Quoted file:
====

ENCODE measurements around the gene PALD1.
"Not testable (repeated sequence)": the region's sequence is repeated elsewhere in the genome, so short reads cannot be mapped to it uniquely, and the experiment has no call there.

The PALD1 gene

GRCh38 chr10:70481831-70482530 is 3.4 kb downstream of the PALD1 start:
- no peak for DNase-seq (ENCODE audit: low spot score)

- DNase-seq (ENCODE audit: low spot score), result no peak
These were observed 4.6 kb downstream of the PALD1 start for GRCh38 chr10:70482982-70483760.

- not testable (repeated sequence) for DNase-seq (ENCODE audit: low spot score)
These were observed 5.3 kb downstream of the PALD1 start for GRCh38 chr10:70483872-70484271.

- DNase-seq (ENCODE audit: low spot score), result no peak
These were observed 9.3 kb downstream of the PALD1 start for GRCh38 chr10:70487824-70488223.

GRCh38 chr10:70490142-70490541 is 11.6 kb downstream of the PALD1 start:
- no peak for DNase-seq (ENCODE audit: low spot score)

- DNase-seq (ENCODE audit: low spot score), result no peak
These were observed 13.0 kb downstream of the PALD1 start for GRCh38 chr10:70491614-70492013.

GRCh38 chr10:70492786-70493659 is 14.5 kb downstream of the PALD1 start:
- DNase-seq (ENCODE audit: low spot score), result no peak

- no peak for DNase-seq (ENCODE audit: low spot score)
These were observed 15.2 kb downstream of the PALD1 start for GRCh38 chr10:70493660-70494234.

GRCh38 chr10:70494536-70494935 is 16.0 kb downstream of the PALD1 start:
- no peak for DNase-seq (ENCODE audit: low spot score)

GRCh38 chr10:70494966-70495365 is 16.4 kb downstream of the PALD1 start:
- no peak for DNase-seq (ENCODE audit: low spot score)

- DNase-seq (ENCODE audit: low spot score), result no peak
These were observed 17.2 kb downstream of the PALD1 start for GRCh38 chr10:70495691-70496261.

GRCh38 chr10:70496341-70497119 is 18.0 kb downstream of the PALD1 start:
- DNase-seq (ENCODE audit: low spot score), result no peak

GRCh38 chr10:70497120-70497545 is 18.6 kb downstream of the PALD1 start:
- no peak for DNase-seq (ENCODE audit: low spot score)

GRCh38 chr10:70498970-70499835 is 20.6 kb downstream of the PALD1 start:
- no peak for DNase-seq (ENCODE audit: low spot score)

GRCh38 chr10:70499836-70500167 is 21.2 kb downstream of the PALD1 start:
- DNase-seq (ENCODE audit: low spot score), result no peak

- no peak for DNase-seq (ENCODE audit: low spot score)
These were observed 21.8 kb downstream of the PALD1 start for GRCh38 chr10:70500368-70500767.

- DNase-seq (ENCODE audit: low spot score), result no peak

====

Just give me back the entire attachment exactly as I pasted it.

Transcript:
ENCODE measurements around the gene PALD1.
"Not testable (repeated sequence)": the region's sequence is repeated elsewhere in the genome, so short reads cannot be mapped to it uniquely, and the experiment has no call there.

The PALD1 gene

GRCh38 chr10:70481831-70482530 is 3.4 kb downstream of the PALD1 start:
- no peak for DNase-seq (ENCODE audit: low spot score)

- DNase-seq (ENCODE audit: low spot score), result no peak
These were observed 4.6 kb downstream of the PALD1 start for GRCh38 chr10:70482982-70483760.

- not testable (repeated sequence) for DNase-seq (ENCODE audit: low spot score)
These were observed 5.3 kb downstream of the PALD1 start for GRCh38 chr10:70483872-70484271.

- DNase-seq (ENCODE audit: low spot score), result no peak
These were observed 9.3 kb downstream of the PALD1 start for GRCh38 chr10:70487824-70488223.

GRCh38 chr10:70490142-70490541 is 11.6 kb downstream of the PALD1 start:
- no peak for DNase-seq (ENCODE audit: low spot score)

- DNase-seq (ENCODE audit: low spot score), result no peak
These were observed 13.0 kb downstream of the PALD1 start for GRCh38 chr10:70491614-70492013.

GRCh38 chr10:70492786-70493659 is 14.5 kb downstream of the PALD1 start:
- DNase-seq (ENCODE audit: low spot score), result no peak

- no peak for DNase-seq (ENCODE audit: low spot score)
These were observed 15.2 kb downstream of the PALD1 start for GRCh38 chr10:70493660-70494234.

GRCh38 chr10:70494536-70494935 is 16.0 kb downstream of the PALD1 start:
- no peak for DNase-seq (ENCODE audit: low spot score)

GRCh38 chr10:70494966-70495365 is 16.4 kb downstream of the PALD1 start:
- no peak for DNase-seq (ENCODE audit: low spot score)

- DNase-seq (ENCODE audit: low spot score), result no peak
These were observed 17.2 kb downstream of the PALD1 start for GRCh38 chr10:70495691-70496261.

GRCh38 chr10:70496341-70497119 is 18.0 kb downstream of the PALD1 start:
- DNase-seq (ENCODE audit: low spot score), result no peak

GRCh38 chr10:70497120-70497545 is 18.6 kb downstream of the PALD1 start:
- no peak for DNase-seq (ENCODE audit: low spot score)

GRCh38 chr10:70498970-70499835 is 20.6 kb downstream of the PALD1 start:
- no peak for DNase-seq (ENCODE audit: low spot score)

GRCh38 chr10:70499836-70500167 is 21.2 kb downstream of the PALD1 start:
- DNase-seq (ENCODE audit: low spot score), result no peak

- no peak for DNase-seq (ENCODE audit: low spot score)
These were observed 21.8 kb downstream of the PALD1 start for GRCh38 chr10:70500368-70500767.

- DNase-seq (ENCODE audit: low spot score), result no peak